truthvalue semantics for intuitionistic propositional logic
A truthvalue semantic system for intuitionistic propositional logic^{} consists of the set ${V}_{n}:=\{0,1,\mathrm{\dots},n\}$, where $n\ge 1$, and a function $v$ from the set of wff’s (wellformed formulas) to ${V}_{n}$ satisfying the following properties:

1.
$v(A\wedge B)=\mathrm{min}\{v(A),v(B)\}$

2.
$v(A\vee B)=\mathrm{max}\{v(A),v(B)\}$

3.
$v(A\to B)=n$ if $v(A)\le v(B)$, and $v(B)$ otherwise

4.
$v(\mathrm{\neg}A)=n$ if $v(A)=0$, and $0$ otherwise.
This function $v$ is called an interpretation^{} for the propositional logic. A wff $A$ is said to be true for $({V}_{n},v)$ if $v(A)=n$, and a tautology^{} for ${V}_{n}$ if $A$ is true for $({V}_{n},v)$ for all interpretations $v$. When $A$ is a tautology for ${V}_{n}$, we write ${\vDash}_{n}A$. It is not hard see that any truthvalue semantic system is sound, in the sense that ${\u22a2}_{i}A$ ($A$ is a theorem^{}) implies ${\vDash}_{n}A$, for any $n$. A proof of this fact can be found here (http://planetmath.org/truthvaluesemanticsforintuitionisticpropositionallogicissound).
$({V}_{n},v)$ is a generalization^{} of the truthvalue semantics for classical propositional logic. Indeed, when $n=1$, we have the truthvalue system for classical propositional logic.
However, unlike the truthvalue semantic system for classical propositional logic, no truthvalue semantic systems for intuitionistic propositional logic are complete^{}: there are tautologies that are not theorems for each $n$. For example, for each $n$, the wff
$$\underset{j=1}{\overset{n+2}{\bigvee}}\underset{i=j}{\overset{n+1}{\bigvee}}({p}_{j}\leftrightarrow {p}_{i+1})$$ 
is a tautology for ${V}_{n}$ that is not a theorem, where each ${p}_{i}$ is a propositional letter. The formula^{} ${\bigvee}_{k=1}^{m}{A}_{i}$ is the abbreviation for $(\mathrm{\cdots}({A}_{1}\vee {A}_{2})\vee \mathrm{\cdots})\vee {A}_{m}$, where each ${A}_{i}$ is a formula. The following is a proof of this fact:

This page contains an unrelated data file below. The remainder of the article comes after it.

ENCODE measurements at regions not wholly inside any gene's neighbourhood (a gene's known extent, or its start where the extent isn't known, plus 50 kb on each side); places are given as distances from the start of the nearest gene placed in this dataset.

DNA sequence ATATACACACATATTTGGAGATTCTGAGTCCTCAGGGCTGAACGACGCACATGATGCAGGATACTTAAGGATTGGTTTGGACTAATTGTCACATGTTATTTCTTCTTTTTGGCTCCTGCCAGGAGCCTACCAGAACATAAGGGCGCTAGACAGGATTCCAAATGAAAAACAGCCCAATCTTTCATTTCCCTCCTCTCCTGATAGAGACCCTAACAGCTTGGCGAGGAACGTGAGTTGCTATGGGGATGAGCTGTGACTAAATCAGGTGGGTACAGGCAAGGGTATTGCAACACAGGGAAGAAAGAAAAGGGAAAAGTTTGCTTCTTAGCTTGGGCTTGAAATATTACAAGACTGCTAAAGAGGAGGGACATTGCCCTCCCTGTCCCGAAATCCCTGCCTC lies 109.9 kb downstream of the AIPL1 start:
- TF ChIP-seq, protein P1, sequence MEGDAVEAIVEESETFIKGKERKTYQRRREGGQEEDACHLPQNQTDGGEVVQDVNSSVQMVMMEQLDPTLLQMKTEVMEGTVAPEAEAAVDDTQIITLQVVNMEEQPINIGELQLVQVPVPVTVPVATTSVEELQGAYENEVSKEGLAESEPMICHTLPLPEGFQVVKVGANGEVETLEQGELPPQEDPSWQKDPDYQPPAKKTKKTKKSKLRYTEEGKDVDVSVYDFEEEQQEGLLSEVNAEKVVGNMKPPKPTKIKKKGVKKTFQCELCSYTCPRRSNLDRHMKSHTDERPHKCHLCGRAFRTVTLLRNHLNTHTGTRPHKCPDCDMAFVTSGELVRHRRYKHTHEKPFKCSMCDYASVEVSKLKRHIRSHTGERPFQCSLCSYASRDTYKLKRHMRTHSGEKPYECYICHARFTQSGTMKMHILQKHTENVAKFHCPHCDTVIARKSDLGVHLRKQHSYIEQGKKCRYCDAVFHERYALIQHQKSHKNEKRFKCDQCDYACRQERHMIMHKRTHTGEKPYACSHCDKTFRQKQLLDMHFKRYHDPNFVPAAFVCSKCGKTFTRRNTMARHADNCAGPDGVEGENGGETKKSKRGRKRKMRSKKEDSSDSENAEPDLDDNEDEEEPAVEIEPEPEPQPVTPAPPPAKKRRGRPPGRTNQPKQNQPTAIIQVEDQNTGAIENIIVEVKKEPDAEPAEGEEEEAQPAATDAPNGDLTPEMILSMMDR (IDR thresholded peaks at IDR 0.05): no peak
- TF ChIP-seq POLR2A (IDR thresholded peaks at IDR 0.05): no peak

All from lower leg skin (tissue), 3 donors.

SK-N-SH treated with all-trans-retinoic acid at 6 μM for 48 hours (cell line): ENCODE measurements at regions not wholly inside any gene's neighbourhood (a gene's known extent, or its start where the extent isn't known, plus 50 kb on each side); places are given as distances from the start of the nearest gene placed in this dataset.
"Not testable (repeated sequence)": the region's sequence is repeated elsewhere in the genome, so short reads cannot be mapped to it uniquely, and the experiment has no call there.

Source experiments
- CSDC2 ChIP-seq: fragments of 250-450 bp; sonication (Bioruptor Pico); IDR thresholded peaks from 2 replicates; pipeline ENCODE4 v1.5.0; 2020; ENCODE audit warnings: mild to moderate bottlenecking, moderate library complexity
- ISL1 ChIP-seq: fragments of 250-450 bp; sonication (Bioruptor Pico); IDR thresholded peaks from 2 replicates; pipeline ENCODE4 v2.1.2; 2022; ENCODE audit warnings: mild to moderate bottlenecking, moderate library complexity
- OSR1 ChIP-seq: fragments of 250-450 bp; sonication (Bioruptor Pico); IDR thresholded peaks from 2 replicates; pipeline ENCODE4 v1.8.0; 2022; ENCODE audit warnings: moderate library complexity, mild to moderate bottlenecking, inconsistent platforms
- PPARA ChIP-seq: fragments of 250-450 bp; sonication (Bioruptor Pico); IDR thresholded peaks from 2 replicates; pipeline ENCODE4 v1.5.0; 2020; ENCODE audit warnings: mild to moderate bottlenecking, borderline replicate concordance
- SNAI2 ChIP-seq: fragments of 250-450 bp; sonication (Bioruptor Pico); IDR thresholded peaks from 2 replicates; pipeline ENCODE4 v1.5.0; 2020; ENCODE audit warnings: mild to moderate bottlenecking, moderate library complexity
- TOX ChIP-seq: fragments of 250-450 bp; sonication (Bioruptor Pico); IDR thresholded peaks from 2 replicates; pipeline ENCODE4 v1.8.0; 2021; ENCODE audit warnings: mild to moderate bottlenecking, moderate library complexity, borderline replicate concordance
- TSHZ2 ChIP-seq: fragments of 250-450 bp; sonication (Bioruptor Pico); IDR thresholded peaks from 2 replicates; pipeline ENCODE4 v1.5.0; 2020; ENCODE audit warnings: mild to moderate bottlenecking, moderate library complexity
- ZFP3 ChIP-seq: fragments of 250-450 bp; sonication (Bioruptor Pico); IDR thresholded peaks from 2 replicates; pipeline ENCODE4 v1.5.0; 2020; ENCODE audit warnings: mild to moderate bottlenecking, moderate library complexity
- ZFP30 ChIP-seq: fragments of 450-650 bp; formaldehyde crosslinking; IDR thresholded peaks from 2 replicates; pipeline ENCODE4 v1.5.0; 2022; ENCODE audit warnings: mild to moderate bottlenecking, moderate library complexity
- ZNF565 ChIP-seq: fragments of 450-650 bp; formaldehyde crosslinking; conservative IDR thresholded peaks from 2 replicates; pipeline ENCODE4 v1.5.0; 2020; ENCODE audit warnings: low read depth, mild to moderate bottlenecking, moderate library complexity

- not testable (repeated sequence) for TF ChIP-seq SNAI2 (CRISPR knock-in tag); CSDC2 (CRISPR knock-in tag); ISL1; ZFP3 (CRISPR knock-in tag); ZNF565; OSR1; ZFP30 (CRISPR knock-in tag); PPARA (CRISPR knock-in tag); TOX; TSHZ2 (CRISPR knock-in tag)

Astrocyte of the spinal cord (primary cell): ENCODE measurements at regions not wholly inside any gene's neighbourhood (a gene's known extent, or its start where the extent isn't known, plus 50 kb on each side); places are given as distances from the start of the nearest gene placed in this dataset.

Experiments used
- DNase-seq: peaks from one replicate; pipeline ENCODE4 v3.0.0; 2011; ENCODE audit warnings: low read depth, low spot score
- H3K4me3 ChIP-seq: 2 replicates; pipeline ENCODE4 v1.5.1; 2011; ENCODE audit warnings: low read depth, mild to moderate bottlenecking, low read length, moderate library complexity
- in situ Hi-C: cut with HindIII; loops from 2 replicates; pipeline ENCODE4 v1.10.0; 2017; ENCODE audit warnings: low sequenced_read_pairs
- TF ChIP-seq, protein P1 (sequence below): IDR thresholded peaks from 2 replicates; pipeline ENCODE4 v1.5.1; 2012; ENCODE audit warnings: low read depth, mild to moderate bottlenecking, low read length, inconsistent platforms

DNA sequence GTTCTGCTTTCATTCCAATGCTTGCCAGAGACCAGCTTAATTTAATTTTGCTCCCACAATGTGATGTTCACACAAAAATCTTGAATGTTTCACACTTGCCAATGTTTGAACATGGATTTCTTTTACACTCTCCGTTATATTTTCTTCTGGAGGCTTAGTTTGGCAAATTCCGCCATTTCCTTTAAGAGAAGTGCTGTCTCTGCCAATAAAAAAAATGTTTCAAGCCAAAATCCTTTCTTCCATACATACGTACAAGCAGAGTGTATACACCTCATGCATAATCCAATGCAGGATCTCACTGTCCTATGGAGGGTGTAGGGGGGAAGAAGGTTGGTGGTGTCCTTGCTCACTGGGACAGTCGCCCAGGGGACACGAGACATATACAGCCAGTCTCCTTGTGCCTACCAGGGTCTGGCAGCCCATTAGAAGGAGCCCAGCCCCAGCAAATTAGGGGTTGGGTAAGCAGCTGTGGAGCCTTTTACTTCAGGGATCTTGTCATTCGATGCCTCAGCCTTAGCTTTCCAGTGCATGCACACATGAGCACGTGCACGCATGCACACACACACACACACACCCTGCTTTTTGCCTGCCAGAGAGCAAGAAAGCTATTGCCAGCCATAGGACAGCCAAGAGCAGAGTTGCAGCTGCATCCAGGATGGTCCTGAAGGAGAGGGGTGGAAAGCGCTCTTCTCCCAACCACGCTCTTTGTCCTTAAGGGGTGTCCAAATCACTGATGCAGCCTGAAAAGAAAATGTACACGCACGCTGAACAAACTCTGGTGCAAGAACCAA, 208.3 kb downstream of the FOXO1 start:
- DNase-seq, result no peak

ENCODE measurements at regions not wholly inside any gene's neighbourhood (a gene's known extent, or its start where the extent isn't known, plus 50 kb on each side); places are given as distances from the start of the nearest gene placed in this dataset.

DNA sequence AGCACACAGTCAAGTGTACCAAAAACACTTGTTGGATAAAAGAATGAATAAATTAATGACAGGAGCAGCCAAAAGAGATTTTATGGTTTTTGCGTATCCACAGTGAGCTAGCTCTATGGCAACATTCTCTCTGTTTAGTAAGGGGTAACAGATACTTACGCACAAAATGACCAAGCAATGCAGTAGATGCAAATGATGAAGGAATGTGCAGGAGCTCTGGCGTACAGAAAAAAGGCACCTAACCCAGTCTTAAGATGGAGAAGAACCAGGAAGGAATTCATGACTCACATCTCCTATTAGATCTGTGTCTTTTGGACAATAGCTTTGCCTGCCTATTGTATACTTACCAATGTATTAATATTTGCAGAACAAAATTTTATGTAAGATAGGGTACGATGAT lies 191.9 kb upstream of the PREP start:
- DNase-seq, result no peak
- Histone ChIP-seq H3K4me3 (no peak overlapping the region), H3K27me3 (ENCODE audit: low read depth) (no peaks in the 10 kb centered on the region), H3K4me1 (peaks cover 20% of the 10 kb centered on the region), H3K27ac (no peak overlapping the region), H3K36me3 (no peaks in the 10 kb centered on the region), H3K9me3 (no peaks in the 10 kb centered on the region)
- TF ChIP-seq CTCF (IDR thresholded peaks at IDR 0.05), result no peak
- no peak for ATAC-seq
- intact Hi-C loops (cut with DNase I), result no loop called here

Proof.
Let $A$ be the ${\bigvee}_{j=1}^{n+2}{\bigvee}_{i=j}^{n+1}({p}_{j}\leftrightarrow {p}_{i+1})$. Note that ${p}_{1},\mathrm{\dots},{p}_{n+2}$ are all the proposition letters in $A$. However, there are only $n+1$ elements in ${V}_{n}$, so for every interpretation $v$, there are some ${p}_{i}$ and ${p}_{j}$ such that $v({p}_{i})=v({p}_{j})$ by the pigeonhole principle^{}. Then $v({p}_{i}\leftrightarrow {p}_{j})=n$, and hence $v(A)=n$, implying that $A$ is a tautology for ${V}_{n}$. However, $A$ is not a tautology for ${V}_{n+1}$: let $v$ be the interpretation that maps ${p}_{i}$ to $i1$. Then $v({p}_{i}\leftrightarrow {p}_{j})=\mathrm{min}\{i,j\}1$, so that $v(A)=n\ne n+1$. Therefore, $A$ is not a theorem. ∎
Nevertheless, the truthvalue semantic systems are useful in showing that certain theorems of the classical propositional logic are not theorems of the intuitionistic propositional logic. For example, the wff $p\vee \mathrm{\neg}p$ (law of the excluded middle) is not a theorem, because it is not a tautology for ${V}_{2}$, for if $v(p)=1$, then $v(p\vee \mathrm{\neg}p)=1\ne 2$. Similarly, neither $\mathrm{\neg}\mathrm{\neg}p\to p$ (law of double negation) nor $((p\to q)\to p)\to p$ (Peirce’s law) are theorems of the intuitionistic propositional logic.
Remark. The linearly ordered set ${V}_{n}:=\{0,1,\mathrm{\dots},n\}$ turns into a Heyting algebra^{} if we define the relative pseudocomplementation operation^{} $\to $ by $x\to y:=n$ if $x\le y$ and $x\to y:=y$ otherwise. Then the pseudocomplement ${x}^{*}$ of $x$ is just $x\to 0$. This points to the connection of the intuitionistic propositional logic and Heyting algebra.
Title  truthvalue semantics for intuitionistic propositional logic 

Canonical name  TruthvalueSemanticsForIntuitionisticPropositionalLogic 
Date of creation  20130322 19:31:04 
Last modified on  20130322 19:31:04 
Owner  CWoo (3771) 
Last modified by  CWoo (3771) 
Numerical id  21 
Author  CWoo (3771) 
Entry type  Definition 
Classification  msc 03B20 
Related topic  AxiomSystemForIntuitionisticLogic